Treating the gastrointestinal disease H. pylori is difficult and confusing, even for healthcare pros.
Phathom Pharmaceuticals wants them to "rethink" stomach acid with a new awareness push explaining the tricky balance among acid suppression, antibiotics and H. pylori eradication.
The effort comes as Phathom preps two vonoprazan-based regimens for FDA submission to treat H. pylori. Phathom licenses vonoprazan from Takeda and already markets the drug in Japan and several other countries.
Phathom's new GI website, RethinkGIAcid.com tackles declining rates of H. pylori eradication, posing the question: “Is inadequate acid suppression to blame?” The effort is aimed at doctors on the front line of H. pylori treatment, including gastroenterologists, advanced practice providers and primary care physicians.
Besides the website, Phathom created a virtual basecamp-style booth to coincide with the Digestive Disease Week virtual conference, where the nascent biopharmaceutical unit made its official debut. The virtual booth features a communication center, medical information tent and directions for “new thinking on acid suppression.”
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Treating H. pylori is most effective if the bacteria are replicating—a pH level of 6 to 8 is optimum—because that's when antibiotics can best kill the pathogen. The current treatment with PPIs is exceptionally pill-heavy and complex with low adherence rates; studies show 1 in 5 patients fail initial therapy.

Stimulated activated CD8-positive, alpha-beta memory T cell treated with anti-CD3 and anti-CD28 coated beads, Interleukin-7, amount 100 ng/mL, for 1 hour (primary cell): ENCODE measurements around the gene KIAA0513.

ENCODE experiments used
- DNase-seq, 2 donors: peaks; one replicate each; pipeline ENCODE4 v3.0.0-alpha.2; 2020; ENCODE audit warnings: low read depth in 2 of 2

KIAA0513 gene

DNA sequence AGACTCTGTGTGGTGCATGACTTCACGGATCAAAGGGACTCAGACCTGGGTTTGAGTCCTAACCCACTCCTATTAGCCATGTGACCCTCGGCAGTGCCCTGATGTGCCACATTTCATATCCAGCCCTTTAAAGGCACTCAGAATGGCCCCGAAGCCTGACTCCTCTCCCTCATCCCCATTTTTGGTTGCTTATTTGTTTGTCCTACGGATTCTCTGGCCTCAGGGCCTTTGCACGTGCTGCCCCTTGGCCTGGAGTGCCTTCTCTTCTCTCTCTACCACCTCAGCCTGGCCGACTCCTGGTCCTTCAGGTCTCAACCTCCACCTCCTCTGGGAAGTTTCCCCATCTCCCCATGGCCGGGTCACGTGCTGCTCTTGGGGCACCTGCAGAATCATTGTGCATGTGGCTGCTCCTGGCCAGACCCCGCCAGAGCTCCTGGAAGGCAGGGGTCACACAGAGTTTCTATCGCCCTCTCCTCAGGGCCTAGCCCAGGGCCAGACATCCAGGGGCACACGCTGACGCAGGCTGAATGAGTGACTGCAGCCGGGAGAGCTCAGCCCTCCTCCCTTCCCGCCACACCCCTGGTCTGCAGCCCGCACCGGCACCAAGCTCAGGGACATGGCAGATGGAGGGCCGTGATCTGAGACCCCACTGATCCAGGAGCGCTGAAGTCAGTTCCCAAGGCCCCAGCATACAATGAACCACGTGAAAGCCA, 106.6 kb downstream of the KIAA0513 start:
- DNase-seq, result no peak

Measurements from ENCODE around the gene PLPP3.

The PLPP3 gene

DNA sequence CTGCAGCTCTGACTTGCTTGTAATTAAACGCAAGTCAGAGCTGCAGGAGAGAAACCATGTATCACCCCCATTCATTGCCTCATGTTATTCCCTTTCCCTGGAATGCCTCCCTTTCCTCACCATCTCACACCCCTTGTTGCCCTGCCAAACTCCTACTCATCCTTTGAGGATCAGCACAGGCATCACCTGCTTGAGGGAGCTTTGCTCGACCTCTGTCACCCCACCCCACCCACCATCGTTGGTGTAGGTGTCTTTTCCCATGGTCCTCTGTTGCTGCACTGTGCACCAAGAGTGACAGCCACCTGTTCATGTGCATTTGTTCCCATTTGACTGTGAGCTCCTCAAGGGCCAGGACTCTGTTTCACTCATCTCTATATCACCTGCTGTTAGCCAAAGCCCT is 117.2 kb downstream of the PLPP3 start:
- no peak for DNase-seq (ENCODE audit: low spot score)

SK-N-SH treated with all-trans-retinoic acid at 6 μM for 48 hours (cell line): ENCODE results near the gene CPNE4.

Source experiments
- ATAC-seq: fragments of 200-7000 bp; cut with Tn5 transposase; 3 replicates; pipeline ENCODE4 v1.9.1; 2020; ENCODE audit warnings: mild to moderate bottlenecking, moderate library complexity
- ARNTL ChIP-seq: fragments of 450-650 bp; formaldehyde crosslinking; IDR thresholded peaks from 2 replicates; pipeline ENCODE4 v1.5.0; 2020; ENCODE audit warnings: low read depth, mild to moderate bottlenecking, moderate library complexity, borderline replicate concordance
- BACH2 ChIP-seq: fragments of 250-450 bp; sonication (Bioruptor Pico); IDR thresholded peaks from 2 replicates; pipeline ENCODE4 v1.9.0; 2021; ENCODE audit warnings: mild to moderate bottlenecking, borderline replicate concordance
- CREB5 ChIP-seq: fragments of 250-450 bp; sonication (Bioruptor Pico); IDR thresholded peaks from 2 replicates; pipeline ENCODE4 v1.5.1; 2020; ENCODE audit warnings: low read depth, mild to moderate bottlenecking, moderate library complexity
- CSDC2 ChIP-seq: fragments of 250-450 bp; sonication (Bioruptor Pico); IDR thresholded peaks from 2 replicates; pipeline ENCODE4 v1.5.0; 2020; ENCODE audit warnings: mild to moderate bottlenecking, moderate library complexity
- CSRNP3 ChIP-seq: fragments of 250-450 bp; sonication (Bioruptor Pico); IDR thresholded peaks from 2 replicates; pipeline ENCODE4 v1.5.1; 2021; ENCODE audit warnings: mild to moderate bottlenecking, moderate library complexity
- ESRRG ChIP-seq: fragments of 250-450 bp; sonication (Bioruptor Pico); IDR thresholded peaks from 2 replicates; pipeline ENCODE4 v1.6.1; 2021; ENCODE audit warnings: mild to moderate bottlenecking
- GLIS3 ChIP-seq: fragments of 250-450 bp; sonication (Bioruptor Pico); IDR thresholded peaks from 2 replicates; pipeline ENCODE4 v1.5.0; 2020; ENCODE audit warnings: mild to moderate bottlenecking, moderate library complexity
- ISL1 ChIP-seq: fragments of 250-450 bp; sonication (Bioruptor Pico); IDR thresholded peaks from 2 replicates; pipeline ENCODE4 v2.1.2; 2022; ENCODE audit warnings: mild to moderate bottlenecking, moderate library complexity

“It was really uncovering the level of unmet need—just the lack of education or awareness of the role of an anti-secretory agent in the eradication of H. pylori, even amongst physicians and people that treat the disease,” Phathom CEO Terrie Curran said.
H. pylori is estimated to infect more than 200 million people in the U.S. and Europe. While it's inactive in most people, ongoing infections can lead to serious gastric issues including gastric adenocarcinoma.
Phathom’s vonoprazan is a potassium-competitive acid blocker labeled as a new class of anti-secretory to treat GI disorders.
Vonoprazan notched positive clinical results last month, and the company plans to file its two FDA approval applications by the end of the year, Curran said
“We'll also read out the data of our pHalcon EE phase 3 trial. Then we're also doing a phase 2 non-erosive program, and all of these disease areas are where there hasn't been any innovation," she said. "So we're just really excited to move those programs forward and hopefully bring some new innovation into this new-innovation starved category."
Editor's Note: An earlier version of this story described Phathom as part of Takeda. Takeda licenses vonoprazan to Phathom and owns a small stake in the company.